Dear Editor,

Thiamin deficiency could cause high fever and injecting thiamin is likely to eradicate microbial infections as observed in cases in a Chinese labor camp. After exhausting arduous labor, a laborer aged 26 became severely ill on February 15, 1959. As a result, he first developed high fever and headache, which was so severe as if being hit by a hammer, and then was followed by asphyxia – he experienced such intense suffocation as if his chest was bandaged tight by a strong wide belt. His body temperature rose to 41°C. When he was in this condition, he was injected with 10 mg thiamin hydrochloride. Asphyxia and headache dramatically reduced. Temperature dropped to 38.5°C after 1 h although it returned to 39.5°C 2 h later. Another dosage of 50 mg of parenteral thiamin normalized his temperature.

A dying laborer with deep coma, high fever, bigeminy, extensive pulmonary precipitants, and rales in National Hunger 1960 was saved by administering 100 mg of intravenous thiamin in 60 mL of 50% glucose plus 50 mg of intramuscular thiamin but zero antibiotics (Fig. 1).

During the same month and in the same place, another laborer with much milder pneumonia, 38°C fever with few rales in the left lung died within 24 h, although a full dose of penicillin G was used, but no thiamin was given. This sharp contrast between the two cases made such a deep impression that it was strongly remembered. Fifty-six years later, it became a life-saving suggestion for a critical case with fatal viral pneumonia.

In early February, 2016, the northern hemisphere was bitterly cold. A woman in Tianjin, 38 years old, became severely chilled and exhausted when she tried to remove the icy flood that entered her room through a broken pipe. The following morning, she was affected severely by a fulminating high fever, general pain, swollen legs, and fresh bloody sputum. She was rushed to the Emergency Service of a University Hospital 02/09/2016 (#1007092882).

Her temperature was about 39–40°C. Laboratory and CT studies revealed anemia and decreased platelets; severe pneumonia; thromboses in the left lateral pelvic, femoral, and deep femoral veins; hepatitis C positive; and heart failure. An exhaustive identification study revealed that the pathogen of her pneumonia was diagnosed to be an unknown kind of virus. Pulmonary lesions were extremely severe, strange, and rare with multiple small perforations in the left lung. Unfortunately, no image or report could be obtained for this patient since she left the hospital quite suddenly. After 12 days of immunoglobulin, anti-viral, antithrombotic, and antipyretic medication, she was about to die when her family promptly carried her home secretly to save her life and money too.

At home, thiamin 200 mg and VB complex 1 ampule (containg thiamin 10 mg, riboflavin 2 mg, niacinamide 30 mg, pyridoxin 2 mg, pantothenic acid 1 mg) were injected thrice daily. Temperature returned to normal after 2 days and leg edema disappeared in 5 days. She resumed her household practices 3 weeks later. After 58 days, she was checked in the Beichen Hospital (#95442) where she underwent many tests. The results revealed a normal heart; hepatitis C negative; some spot-stripe shadows in the lung phylum region and both lungs especially the left side; less effusion in the left thoracic cavity; pleural thickness especially on the left side but no adhesion. Lung perforation was absent.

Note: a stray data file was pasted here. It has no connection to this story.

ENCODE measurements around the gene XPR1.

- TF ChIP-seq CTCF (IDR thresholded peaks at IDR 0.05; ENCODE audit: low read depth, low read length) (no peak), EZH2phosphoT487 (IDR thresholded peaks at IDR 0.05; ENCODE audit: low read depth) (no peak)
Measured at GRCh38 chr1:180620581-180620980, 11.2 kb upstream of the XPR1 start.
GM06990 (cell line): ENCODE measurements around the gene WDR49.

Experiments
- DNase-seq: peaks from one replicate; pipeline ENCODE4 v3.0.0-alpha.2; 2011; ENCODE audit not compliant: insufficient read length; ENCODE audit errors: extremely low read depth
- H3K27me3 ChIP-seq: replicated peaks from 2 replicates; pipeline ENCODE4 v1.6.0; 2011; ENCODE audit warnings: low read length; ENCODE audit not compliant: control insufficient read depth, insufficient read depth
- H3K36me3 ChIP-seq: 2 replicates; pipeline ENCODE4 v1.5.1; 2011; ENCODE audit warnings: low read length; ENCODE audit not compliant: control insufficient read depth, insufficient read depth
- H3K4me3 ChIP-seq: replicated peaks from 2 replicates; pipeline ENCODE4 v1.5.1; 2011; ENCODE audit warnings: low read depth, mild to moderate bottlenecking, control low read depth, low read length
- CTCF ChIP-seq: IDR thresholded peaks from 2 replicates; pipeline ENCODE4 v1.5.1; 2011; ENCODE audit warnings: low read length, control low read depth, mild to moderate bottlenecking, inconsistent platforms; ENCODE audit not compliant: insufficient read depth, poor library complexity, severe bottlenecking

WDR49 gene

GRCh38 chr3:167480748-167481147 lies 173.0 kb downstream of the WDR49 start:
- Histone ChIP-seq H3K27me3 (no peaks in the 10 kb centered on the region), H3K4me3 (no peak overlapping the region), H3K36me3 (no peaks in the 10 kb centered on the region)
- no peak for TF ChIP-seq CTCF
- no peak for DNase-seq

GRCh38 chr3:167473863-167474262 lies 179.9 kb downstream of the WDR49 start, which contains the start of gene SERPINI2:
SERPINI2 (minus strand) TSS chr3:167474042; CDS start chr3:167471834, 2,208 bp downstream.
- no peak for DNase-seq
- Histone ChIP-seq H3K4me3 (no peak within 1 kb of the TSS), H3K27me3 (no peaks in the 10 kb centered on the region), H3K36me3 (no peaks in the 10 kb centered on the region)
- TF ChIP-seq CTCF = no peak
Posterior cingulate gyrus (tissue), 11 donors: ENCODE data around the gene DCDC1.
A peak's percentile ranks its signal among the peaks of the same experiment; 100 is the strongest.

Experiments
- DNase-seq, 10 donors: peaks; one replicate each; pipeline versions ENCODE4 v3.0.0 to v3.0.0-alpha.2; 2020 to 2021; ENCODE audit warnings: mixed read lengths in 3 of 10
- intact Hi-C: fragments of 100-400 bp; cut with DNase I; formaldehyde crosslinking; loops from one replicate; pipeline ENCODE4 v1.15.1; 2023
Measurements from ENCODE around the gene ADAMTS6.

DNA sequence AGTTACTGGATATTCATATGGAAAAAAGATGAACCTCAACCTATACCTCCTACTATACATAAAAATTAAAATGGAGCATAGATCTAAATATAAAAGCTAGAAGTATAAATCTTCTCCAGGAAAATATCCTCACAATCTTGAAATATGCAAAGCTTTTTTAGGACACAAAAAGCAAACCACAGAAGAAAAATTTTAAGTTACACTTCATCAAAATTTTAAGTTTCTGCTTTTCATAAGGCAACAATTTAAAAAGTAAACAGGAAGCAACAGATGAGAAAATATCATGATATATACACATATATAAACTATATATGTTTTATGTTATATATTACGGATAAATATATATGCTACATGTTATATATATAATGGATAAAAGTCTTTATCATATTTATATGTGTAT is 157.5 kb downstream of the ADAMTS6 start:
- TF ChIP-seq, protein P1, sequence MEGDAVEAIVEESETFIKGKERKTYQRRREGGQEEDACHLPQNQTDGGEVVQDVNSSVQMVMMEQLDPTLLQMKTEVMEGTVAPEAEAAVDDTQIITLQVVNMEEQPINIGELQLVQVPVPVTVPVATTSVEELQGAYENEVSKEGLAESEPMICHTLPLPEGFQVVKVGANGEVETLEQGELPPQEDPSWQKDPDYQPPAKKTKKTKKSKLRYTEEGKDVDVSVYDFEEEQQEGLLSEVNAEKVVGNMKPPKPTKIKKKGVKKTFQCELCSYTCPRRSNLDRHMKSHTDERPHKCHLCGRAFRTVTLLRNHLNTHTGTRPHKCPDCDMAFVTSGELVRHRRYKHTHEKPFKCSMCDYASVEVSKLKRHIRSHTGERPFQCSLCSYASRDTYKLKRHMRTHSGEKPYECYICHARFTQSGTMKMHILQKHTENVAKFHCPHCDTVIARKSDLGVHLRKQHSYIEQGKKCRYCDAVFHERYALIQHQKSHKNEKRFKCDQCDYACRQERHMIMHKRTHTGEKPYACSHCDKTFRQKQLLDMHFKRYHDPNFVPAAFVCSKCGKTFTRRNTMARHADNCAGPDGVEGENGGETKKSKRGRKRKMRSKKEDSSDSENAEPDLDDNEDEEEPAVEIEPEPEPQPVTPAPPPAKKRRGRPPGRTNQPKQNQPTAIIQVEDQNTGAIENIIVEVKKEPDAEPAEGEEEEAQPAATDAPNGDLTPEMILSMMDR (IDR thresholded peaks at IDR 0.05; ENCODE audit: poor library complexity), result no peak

After 3 months of her leaving the hospital on her own free will, she returned to her full duty and even worked extra hours to earn money to pay the hospital. She thereafter enjoyed excellent health without any sign of embolism or pneumonia recurrence. On 16, December 2016, she was checked again in the Tianjin People’s Hospital (#0004663770). Her blood counts and electrocardiography were normal. The X-ray film of the lung revealed a normal organ, with no thickening or adhesion of pleura except for a few texture thickenings in the lungs.

In the background of this case, the following question arises in our minds: Is parenteral thiamin a super antibiotic? It seemed to be surely so and was emerging to be a powerful alternative in the event of antibiotics failing. Parenteral thiamin was then tried in Tianjin west.

1. A female, GJ aged 38, with a gluteal furuncle of red area 10 cm and its conic core 3 cm in diameter was injected with thiamin 300 mg twice daily. It was completely cured without pus formation after 8 injections.

2. Thiamin 200–300 mg and one ampule of VB complex were injected twice daily in 10 cases of common cold. Fever and other symptoms resolved within 1 day for 1 case, 2 days for 5 cases, and 3 days in 4 cases.

Avitaminosis fever may be caused by the dysfunction of hypothalamus and/or insufficiency of nitric oxide. Profiling and injecting thiamin should be followed as routine procedures to treat life-threatening conditions including refractory hyperthermia. The curing of multiple thromboses with essentially only thiamin should also be studied by future researchers. I wish to express my gratitude to all those multiple institutes that are encouraged to carry out further study on this subject.

The corresponding author is a retiree and a medical volunteer to patients in Tianjin west through international communication. There is no fund and no conflict of interest to any body.

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